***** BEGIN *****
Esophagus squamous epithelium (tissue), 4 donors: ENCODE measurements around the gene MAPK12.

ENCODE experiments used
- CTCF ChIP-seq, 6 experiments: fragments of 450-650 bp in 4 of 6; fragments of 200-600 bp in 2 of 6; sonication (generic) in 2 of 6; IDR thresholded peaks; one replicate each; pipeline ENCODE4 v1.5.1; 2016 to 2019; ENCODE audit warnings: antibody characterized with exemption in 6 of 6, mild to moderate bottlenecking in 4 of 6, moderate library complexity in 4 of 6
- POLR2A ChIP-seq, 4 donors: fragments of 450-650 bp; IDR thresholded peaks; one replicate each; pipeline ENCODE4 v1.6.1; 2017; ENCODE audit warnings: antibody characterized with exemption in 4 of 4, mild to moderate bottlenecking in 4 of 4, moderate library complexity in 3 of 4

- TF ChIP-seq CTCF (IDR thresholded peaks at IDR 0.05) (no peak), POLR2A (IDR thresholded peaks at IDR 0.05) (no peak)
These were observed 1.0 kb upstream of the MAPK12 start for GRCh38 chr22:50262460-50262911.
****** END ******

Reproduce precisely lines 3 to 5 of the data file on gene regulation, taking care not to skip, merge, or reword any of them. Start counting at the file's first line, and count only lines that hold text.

- CTCF ChIP-seq, 6 experiments: fragments of 450-650 bp in 4 of 6; fragments of 200-600 bp in 2 of 6; sonication (generic) in 2 of 6; IDR thresholded peaks; one replicate each; pipeline ENCODE4 v1.5.1; 2016 to 2019; ENCODE audit warnings: antibody characterized with exemption in 6 of 6, mild to moderate bottlenecking in 4 of 6, moderate library complexity in 4 of 6
- POLR2A ChIP-seq, 4 donors: fragments of 450-650 bp; IDR thresholded peaks; one replicate each; pipeline ENCODE4 v1.6.1; 2017; ENCODE audit warnings: antibody characterized with exemption in 4 of 4, mild to moderate bottlenecking in 4 of 4, moderate library complexity in 3 of 4

- TF ChIP-seq CTCF (IDR thresholded peaks at IDR 0.05) (no peak), POLR2A (IDR thresholded peaks at IDR 0.05) (no peak)